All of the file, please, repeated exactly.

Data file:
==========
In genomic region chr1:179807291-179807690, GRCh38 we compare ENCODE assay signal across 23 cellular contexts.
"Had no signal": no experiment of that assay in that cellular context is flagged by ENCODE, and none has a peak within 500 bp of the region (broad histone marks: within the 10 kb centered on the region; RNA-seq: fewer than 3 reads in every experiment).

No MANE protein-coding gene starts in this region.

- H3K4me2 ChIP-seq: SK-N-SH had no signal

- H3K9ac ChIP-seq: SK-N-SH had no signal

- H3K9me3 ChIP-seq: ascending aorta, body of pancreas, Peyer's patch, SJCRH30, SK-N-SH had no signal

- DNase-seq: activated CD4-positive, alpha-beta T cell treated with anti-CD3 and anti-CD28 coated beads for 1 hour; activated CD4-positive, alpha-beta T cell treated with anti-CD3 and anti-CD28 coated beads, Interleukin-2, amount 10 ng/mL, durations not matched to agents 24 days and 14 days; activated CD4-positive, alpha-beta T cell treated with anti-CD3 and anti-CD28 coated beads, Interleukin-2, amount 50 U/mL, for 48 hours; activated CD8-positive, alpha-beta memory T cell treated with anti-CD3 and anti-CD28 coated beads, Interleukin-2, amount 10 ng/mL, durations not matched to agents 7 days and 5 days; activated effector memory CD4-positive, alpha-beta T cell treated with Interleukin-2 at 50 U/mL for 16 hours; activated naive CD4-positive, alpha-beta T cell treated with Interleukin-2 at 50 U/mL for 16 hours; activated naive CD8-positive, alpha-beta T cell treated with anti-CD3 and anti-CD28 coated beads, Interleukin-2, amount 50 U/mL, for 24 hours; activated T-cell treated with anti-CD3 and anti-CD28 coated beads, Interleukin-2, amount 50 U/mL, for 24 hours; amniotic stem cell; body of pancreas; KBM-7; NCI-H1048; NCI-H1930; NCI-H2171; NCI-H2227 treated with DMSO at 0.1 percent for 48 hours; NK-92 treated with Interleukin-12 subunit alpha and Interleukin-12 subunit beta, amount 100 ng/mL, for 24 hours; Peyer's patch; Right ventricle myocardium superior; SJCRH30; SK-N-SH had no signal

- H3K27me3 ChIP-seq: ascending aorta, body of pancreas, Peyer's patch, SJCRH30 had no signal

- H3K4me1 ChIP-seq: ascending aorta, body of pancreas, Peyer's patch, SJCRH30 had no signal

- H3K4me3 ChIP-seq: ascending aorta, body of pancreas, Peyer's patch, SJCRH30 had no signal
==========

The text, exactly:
In genomic region chr1:179807291-179807690, GRCh38 we compare ENCODE assay signal across 23 cellular contexts.
"Had no signal": no experiment of that assay in that cellular context is flagged by ENCODE, and none has a peak within 500 bp of the region (broad histone marks: within the 10 kb centered on the region; RNA-seq: fewer than 3 reads in every experiment).

No MANE protein-coding gene starts in this region.

- H3K4me2 ChIP-seq: SK-N-SH had no signal

- H3K9ac ChIP-seq: SK-N-SH had no signal

- H3K9me3 ChIP-seq: ascending aorta, body of pancreas, Peyer's patch, SJCRH30, SK-N-SH had no signal

- DNase-seq: activated CD4-positive, alpha-beta T cell treated with anti-CD3 and anti-CD28 coated beads for 1 hour; activated CD4-positive, alpha-beta T cell treated with anti-CD3 and anti-CD28 coated beads, Interleukin-2, amount 10 ng/mL, durations not matched to agents 24 days and 14 days; activated CD4-positive, alpha-beta T cell treated with anti-CD3 and anti-CD28 coated beads, Interleukin-2, amount 50 U/mL, for 48 hours; activated CD8-positive, alpha-beta memory T cell treated with anti-CD3 and anti-CD28 coated beads, Interleukin-2, amount 10 ng/mL, durations not matched to agents 7 days and 5 days; activated effector memory CD4-positive, alpha-beta T cell treated with Interleukin-2 at 50 U/mL for 16 hours; activated naive CD4-positive, alpha-beta T cell treated with Interleukin-2 at 50 U/mL for 16 hours; activated naive CD8-positive, alpha-beta T cell treated with anti-CD3 and anti-CD28 coated beads, Interleukin-2, amount 50 U/mL, for 24 hours; activated T-cell treated with anti-CD3 and anti-CD28 coated beads, Interleukin-2, amount 50 U/mL, for 24 hours; amniotic stem cell; body of pancreas; KBM-7; NCI-H1048; NCI-H1930; NCI-H2171; NCI-H2227 treated with DMSO at 0.1 percent for 48 hours; NK-92 treated with Interleukin-12 subunit alpha and Interleukin-12 subunit beta, amount 100 ng/mL, for 24 hours; Peyer's patch; Right ventricle myocardium superior; SJCRH30; SK-N-SH had no signal

- H3K27me3 ChIP-seq: ascending aorta, body of pancreas, Peyer's patch, SJCRH30 had no signal

- H3K4me1 ChIP-seq: ascending aorta, body of pancreas, Peyer's patch, SJCRH30 had no signal

- H3K4me3 ChIP-seq: ascending aorta, body of pancreas, Peyer's patch, SJCRH30 had no signal